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Click Here For Best Selection Of High Quality Polarizing Microscope

Click Here For Best Selection Of High Quality Polarizing Microscope

The chemical formula of mineral Parisite is indicated by Ca(Ce, La, Nd)2(CO3)3F2 or Calcium Cerium Lanthanum Neodymium Carbonate Fluoride. Parisite is actually a Carbonate mineral. It is considered as a minor ore of cerium and other rare earth metals. It is also most commonly used as mineral specimen and is often found exhibiting nice and splendid microscope images when viewed under polarizing microscope for mineralogists. Parisite was named after the owner of the mine J.J Paris at which the mineral was first discovered. Parisite is only found as small crystals and it is most commonly used for micromounts for polarizing microscopes. Some Parisite crystals are actually reported to have been cut for gemstone purposes, but normally the crystals of Parisite are too small and cloudy to make good gemstones.


            Parisite is most commonly found white, tan, yellow-brown, reddish-brown, brown, yellow and pale pink, all of which can be more splendidly exhibited when specimen is evaluated under polarizing microscopes used in optical mineralogy. Parisite is also most commonly found showing vitreous, resinous to dull luster when viewed in reflected light of petrographic polarizing microscope. Parisite crystals are usually found translucent to more rarely transparent in appearance. Parisite is known to crystallize in the trigonal system of crystal formation. The crystal habits of mineral Parisite usually include small acicular, platy or thin tabular crystals that form rosettes, which are more fascinatingly wonderful when viewed with the aid of polarized microscopes for mineralogists. Parisite is also known to form double hexagonal pyramids and rhombhohedrons. It is often intergrown in a lamellar fashion with synchysite, rontgenite and bastnasite.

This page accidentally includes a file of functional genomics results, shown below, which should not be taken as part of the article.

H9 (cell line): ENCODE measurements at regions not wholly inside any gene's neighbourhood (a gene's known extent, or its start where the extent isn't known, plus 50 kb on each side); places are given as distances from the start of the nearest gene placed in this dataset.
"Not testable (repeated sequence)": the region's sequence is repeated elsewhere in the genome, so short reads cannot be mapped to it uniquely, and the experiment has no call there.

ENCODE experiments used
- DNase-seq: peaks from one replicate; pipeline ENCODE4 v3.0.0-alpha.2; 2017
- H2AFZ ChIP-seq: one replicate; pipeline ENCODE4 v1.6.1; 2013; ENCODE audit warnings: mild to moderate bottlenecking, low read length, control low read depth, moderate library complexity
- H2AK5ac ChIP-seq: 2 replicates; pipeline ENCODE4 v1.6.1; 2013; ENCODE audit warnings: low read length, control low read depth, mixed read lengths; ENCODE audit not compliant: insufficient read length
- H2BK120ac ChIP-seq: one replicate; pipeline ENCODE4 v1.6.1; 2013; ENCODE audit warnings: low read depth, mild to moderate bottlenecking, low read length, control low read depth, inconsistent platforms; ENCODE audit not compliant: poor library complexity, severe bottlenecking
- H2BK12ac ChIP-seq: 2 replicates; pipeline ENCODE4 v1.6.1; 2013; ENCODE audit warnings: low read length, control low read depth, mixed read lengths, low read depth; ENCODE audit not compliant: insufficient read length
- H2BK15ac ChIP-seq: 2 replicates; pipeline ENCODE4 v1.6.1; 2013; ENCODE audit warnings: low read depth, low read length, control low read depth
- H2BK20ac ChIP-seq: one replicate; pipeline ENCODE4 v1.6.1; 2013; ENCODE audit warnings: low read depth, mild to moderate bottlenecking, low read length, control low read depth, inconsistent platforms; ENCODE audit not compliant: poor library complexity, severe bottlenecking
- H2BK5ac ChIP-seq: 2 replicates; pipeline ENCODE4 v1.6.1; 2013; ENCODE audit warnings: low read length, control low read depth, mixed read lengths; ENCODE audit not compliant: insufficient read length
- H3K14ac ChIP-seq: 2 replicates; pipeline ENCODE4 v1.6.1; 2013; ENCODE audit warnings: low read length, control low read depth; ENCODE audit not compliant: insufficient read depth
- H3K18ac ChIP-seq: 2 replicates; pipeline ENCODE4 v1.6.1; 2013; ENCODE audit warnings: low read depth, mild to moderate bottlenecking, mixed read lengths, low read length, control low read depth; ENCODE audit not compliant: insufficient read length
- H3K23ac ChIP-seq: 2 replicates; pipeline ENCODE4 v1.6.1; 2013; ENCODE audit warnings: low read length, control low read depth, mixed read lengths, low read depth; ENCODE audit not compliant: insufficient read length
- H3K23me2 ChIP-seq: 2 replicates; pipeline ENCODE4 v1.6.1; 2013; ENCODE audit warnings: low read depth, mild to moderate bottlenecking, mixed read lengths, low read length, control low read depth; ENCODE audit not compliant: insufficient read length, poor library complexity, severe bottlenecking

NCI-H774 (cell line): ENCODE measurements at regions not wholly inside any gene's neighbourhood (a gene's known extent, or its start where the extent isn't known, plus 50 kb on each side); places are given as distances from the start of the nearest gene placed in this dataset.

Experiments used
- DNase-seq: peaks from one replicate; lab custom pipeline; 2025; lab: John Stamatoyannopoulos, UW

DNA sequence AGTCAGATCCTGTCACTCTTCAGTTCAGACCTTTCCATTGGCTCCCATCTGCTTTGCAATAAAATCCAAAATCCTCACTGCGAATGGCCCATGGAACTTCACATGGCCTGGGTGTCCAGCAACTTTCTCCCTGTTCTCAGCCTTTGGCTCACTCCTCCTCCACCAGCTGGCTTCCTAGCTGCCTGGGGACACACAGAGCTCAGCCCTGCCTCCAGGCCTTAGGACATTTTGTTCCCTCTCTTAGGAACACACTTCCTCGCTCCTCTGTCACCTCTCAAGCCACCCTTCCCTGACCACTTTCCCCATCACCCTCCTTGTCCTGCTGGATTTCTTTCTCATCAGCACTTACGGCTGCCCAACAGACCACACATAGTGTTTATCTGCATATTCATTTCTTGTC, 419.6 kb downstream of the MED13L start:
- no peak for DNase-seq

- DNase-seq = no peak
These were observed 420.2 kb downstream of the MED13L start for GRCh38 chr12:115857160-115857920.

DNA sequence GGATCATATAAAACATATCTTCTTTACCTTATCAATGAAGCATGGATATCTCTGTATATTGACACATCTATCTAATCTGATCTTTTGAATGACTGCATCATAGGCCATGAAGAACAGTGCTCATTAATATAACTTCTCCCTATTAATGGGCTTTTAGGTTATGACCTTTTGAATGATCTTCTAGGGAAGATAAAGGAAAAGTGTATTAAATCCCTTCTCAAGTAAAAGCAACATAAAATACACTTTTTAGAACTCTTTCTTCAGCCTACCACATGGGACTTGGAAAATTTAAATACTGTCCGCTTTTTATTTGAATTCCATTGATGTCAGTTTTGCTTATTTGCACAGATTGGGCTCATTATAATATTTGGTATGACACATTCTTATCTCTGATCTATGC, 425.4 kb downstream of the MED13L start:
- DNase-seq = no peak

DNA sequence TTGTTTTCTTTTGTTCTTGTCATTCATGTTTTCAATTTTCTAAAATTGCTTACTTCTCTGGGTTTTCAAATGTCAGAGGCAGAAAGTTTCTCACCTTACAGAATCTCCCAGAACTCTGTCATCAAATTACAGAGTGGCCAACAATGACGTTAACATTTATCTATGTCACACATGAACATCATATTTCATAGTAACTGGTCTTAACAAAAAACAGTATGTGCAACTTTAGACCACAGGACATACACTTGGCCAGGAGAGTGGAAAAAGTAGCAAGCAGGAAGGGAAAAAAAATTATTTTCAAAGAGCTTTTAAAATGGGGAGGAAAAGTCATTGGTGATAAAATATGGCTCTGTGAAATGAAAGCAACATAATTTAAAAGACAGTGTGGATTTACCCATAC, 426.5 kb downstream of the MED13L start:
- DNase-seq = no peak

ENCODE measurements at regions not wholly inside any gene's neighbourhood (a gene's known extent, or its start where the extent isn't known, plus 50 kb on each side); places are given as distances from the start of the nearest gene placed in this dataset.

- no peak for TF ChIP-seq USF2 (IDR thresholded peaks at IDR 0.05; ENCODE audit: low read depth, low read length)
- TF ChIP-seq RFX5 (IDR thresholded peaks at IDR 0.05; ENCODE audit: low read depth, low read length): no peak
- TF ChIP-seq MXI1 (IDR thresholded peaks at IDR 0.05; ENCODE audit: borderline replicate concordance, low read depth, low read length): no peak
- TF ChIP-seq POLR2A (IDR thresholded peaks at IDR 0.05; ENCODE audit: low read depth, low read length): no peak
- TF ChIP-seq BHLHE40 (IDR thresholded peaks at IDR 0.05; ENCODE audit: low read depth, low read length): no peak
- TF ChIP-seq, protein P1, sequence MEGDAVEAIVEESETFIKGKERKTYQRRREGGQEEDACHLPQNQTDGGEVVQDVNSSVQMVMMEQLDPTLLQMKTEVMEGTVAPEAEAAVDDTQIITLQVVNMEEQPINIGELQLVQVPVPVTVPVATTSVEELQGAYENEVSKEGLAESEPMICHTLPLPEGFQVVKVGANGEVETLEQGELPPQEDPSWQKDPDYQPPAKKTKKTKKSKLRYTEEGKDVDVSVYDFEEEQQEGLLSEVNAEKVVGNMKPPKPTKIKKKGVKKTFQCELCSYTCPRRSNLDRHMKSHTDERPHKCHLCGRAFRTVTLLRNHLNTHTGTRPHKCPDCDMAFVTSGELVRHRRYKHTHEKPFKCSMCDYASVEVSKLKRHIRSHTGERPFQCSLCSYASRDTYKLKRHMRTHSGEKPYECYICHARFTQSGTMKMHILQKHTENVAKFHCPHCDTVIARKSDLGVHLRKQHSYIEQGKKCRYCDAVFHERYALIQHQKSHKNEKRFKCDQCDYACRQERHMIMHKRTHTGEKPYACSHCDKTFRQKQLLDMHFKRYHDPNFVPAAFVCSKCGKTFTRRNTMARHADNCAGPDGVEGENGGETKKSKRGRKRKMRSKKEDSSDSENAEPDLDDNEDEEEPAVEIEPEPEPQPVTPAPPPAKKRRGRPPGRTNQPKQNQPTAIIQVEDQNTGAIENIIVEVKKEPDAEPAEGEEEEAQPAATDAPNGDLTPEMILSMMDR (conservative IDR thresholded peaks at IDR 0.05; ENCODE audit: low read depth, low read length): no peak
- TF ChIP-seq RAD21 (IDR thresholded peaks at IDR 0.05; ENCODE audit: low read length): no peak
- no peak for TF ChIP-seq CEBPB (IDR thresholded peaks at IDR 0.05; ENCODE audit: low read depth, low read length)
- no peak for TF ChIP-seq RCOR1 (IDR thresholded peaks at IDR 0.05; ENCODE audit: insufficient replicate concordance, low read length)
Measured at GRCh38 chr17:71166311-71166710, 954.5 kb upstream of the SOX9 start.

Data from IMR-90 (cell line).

Mineral Prisite is most commonly found showing fair to good basal cleavage in one direction, which can be seen more clearly visible when specimen is evaluated with the aid of polarizing microscopes. It also shows subconchoidal to splintery fracture when evaluated under polarized microscopes for mineralogists. The hardness measure of mineral Parisite is typically around 4.5 but will vary from 4 to 5. Parisite is most commonly found leaving a white to yellowish white streak when specimen is rubbed on a white porcelain streak plate. The specific gravity measure of the mineral is approximately 4.2 grams per cubic centimeters to 4.3 grams per cubic centimeters, which are considered well above average. Parisite is only soluble in nitric acid. When viewed closely under petrographic polarizing microscope, a strong parting is also sometimes seen and crystals are typically striated parallel to the basal face. Parisite most commonly associated with other interesting minerals including bastnasite, synchysite, gold, fluorite, dolomite, allanite, barite, calcite and many others. The best field indicators of mineral Parisite usually include color, crystal habit, density, luster, cleavage, low solubility in nitric acid and locality. Parisite crystals are found in carbonatites, granite pegmatites and alkaline syenites and the hydrothermal deposits associated with them. Parisite is a significant ore at the bastnasite mines of Mountain Pass, California. It can be also found in some localities around China.

Monday, June 29th, 2009 at 2:07 pm
The Carbonates and Borates Mineral Class
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Click Here For Best Selection Of High Quality Polarizing Microscope